Episode 108 -- Our Newest Old Friend, The Atom?
The power shortage that's threatening to cripple California and the rest of the country has revived interest in an energy resource once hailed as a breakthrough and then all but buried by a number of controversies: nuclear reactors. Many foes are horrified at the prospect of returning to what some see as the ultimate environmental insult. Others say 30 years of stigma have stymied advances that could, if applied, completely revolutionize atomic energy. This edition of Springboard will explore these developments and controversies, then turn to a discussion of what may be the last, greatest unanswered question: what realistically can be done to deal with nuclear waste?
Episode 109 -- The Stem Cell Conundrum
To anyone living with Parkinson's Disease, the promises of stem cell research are tantalizing but the co-opting of the research by politics is a source of frustration and anger. Others hold that tampering with the human embryo, the source of the most versatile and manageable stem cells, is a profound and unalterable evil. Springboard will explain the latest scientific discoveries about these keys to our physical existence -- and how this debate demonstrates the larger conflict between scientific advances and the beliefs common to most organized religions.
Episode 110 -- The Frontiers of Forensics
In spite of his mastery of Victorian-era forensic science and technology, Sherlock Holmes would undoubtedly be thrilled by the capabilities that high-tech tools and scientific advances have put in the hands of crime investigators. This edition of Springboard will go into a cutting edge forensics lab to see first-hand how much information can be gleaned from the most fragile bits of evidence. The show will conclude with a debate over what's by far the most controversial weapon in the forensic arsenal: DNA testing.
Episode 111 -- The Robotics Revolution
This edition looks at how science and technology are being combined to create a new generation of robotic devices that will extend human capabilities (and might alter the definition of humanity itself).
Episode 112 -- The Science of Love
This edition of Springboard will reveal the latest scientific findings about one of humanity's most powerful, elusive and mysterious states: love. The program will feature the first-ever findings of three Bay Area university researchers who have looked at love from a new perspective--that of the hard scientist searching for measurable, empirical and provable data. They'll reveal their findings about how our neural networks begin resonating in ways that unleash a range of profound feelings and forces, creating states of mind and being that are at once ecstatic and terrifying, that alter our self-identities and even our physiological state of being. A concluding discussion will focus on whether research of this sort can possibly meet true scientific criteria, or whether something so subjective as love is beyond the reach of the laboratory.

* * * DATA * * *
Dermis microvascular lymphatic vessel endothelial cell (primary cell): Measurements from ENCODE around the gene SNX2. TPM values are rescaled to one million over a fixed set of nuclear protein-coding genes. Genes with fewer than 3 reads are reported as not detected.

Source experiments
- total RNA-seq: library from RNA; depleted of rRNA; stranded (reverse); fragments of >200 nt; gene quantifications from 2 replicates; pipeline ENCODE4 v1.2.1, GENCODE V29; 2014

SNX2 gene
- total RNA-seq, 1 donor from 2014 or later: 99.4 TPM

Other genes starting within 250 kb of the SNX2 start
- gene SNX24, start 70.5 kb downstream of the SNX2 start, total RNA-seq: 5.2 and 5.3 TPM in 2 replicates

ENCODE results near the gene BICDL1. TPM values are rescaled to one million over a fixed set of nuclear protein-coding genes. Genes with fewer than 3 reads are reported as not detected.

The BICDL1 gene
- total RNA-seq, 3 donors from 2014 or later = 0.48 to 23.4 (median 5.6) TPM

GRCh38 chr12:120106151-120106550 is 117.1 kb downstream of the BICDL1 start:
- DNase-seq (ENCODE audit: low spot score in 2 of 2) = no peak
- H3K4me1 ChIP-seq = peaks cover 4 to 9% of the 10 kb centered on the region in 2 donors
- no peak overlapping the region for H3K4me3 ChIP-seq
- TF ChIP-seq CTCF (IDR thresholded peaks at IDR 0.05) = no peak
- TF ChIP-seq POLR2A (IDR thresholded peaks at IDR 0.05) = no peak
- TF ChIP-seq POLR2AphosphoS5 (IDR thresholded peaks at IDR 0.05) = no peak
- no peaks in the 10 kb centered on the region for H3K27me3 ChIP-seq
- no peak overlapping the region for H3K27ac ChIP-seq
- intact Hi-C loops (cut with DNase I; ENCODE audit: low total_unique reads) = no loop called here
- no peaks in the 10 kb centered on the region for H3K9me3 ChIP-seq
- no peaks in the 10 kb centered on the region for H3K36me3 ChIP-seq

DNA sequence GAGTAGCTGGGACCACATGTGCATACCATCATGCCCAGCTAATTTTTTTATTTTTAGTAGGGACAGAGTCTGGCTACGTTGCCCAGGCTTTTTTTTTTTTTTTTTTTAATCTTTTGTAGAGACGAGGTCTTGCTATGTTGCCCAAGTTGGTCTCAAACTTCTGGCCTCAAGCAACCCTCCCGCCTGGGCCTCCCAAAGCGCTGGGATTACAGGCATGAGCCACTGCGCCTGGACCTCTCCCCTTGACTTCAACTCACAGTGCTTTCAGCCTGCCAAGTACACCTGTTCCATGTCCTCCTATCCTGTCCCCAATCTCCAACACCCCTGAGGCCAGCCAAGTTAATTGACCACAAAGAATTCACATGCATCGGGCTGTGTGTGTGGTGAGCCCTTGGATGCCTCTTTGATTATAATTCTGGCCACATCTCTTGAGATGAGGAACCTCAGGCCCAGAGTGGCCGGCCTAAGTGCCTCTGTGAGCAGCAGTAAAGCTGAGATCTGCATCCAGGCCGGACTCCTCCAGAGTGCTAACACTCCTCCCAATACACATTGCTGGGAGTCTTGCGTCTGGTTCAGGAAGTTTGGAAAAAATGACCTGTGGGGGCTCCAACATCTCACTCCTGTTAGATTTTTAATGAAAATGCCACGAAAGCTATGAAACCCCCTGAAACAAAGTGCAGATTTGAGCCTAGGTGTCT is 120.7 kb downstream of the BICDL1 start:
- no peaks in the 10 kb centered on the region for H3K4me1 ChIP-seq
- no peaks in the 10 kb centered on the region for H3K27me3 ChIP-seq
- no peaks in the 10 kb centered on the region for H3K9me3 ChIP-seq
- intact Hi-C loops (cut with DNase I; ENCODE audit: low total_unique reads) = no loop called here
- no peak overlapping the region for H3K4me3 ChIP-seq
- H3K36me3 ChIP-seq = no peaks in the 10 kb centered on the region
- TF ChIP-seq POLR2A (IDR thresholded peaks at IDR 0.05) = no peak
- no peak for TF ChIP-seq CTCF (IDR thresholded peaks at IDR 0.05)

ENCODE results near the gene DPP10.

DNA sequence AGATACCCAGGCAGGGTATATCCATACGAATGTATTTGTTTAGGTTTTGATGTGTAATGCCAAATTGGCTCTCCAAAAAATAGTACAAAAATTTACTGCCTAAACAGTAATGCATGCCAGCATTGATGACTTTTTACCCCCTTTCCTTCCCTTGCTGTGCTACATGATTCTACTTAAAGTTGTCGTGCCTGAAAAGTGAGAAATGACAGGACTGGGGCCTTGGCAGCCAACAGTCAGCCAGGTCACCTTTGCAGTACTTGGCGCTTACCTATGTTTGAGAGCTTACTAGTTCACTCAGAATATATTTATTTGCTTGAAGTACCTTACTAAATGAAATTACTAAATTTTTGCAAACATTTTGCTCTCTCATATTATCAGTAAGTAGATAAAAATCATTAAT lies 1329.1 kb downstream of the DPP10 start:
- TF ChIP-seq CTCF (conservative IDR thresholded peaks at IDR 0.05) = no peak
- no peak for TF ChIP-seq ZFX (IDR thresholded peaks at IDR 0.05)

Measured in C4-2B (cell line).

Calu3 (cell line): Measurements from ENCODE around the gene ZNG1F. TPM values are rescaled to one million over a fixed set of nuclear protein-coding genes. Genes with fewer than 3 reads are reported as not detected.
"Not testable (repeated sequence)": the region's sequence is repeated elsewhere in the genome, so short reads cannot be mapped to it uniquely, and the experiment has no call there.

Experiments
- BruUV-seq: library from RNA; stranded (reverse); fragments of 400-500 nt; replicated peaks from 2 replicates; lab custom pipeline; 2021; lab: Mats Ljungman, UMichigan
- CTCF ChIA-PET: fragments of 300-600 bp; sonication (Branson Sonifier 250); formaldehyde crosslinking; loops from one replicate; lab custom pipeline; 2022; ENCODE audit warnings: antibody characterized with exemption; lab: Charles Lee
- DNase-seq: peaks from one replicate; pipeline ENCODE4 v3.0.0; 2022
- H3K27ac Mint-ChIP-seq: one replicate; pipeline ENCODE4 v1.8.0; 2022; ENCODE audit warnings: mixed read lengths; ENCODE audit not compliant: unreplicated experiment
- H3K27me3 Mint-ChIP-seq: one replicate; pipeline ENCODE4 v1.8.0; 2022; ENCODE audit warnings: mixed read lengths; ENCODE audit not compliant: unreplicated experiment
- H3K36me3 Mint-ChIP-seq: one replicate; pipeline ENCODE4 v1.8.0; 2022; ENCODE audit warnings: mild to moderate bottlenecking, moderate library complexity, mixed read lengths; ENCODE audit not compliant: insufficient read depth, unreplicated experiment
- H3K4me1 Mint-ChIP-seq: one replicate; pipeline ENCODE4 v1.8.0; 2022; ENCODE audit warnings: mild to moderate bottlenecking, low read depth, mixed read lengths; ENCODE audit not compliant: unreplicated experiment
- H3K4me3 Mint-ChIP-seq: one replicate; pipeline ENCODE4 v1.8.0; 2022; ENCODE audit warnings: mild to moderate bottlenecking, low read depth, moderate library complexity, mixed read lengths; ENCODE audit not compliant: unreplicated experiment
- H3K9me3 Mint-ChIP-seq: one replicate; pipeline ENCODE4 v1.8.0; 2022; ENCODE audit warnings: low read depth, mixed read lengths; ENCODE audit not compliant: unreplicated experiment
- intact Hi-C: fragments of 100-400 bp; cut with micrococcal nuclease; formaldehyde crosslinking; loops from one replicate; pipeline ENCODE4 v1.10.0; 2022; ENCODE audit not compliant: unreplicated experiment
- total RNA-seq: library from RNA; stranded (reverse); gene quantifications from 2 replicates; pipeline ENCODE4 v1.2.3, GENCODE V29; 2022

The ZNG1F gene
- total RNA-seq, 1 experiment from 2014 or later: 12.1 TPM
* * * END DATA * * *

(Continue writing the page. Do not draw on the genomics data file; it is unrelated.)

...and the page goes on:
Episode 113 -- The Future of War
Springboard looks at how technology is changing the rules of war, from combat strategies to battlefield behavior. New weapons are being developed with the potential of waging bloodless conflict. But will they work and, if so, are they an appropriate response to one of humankind's oldest, most devastating traditions?
Episode 114 -- Entertainment Tomorrow
What will technology enable us to do for fun in the coming years? And might it redefine our idea of a good time to exclude the company of others?
Episode 115 -- 21st Century Baby
A look at the latest advances in human reproduction, and at the enormous ethical, legal, even spiritual questions they’re raising.
Episode 116 -- Re-Inventing Inventing
Is modern technology changing how human inventiveness works? Springboard talks to inventors of all varieties -- from high-tech honchos to kid inventors.
Episode 117 -- Scents and Sense Abilities
How scientists, chefs, sommeliers, perfume-makers, and others are dissecting the world of smells and flavors and discovering how to enhance, expand, and manipulate them.
Episode 118 -- The Age of Aging
At a time when more people are living longer than ever before in history, new discoveries about longevity and the aging process.
Episode 119 -- Small Town Tech
Surprising discoveries about what can happen when rural areas get an infusion of high technology.
Episode 120 -- Wired Sports
Springboard explores how new technologies are affecting athletes and their fans, and how they could alter the fundamental nature of sport.
Episode 121 -- The Bionic Human
In an era of amazing new developments in the science of implants, prostheses, etc., what are the promises and perils of the melding of humans and technology?
Episode 122 -- The Science of Spirit
New discoveries about the physiology of religious and spiritual experiences.
Episode 123 -- Genetics at a Crossroads
A year after the mapping of the human genome, how is this new tool being used and what are its ramifications for society?
Episode 124 -- Women are from X, Men are from Y
The latest discoveries about the origins and nature of the differences between the sexes.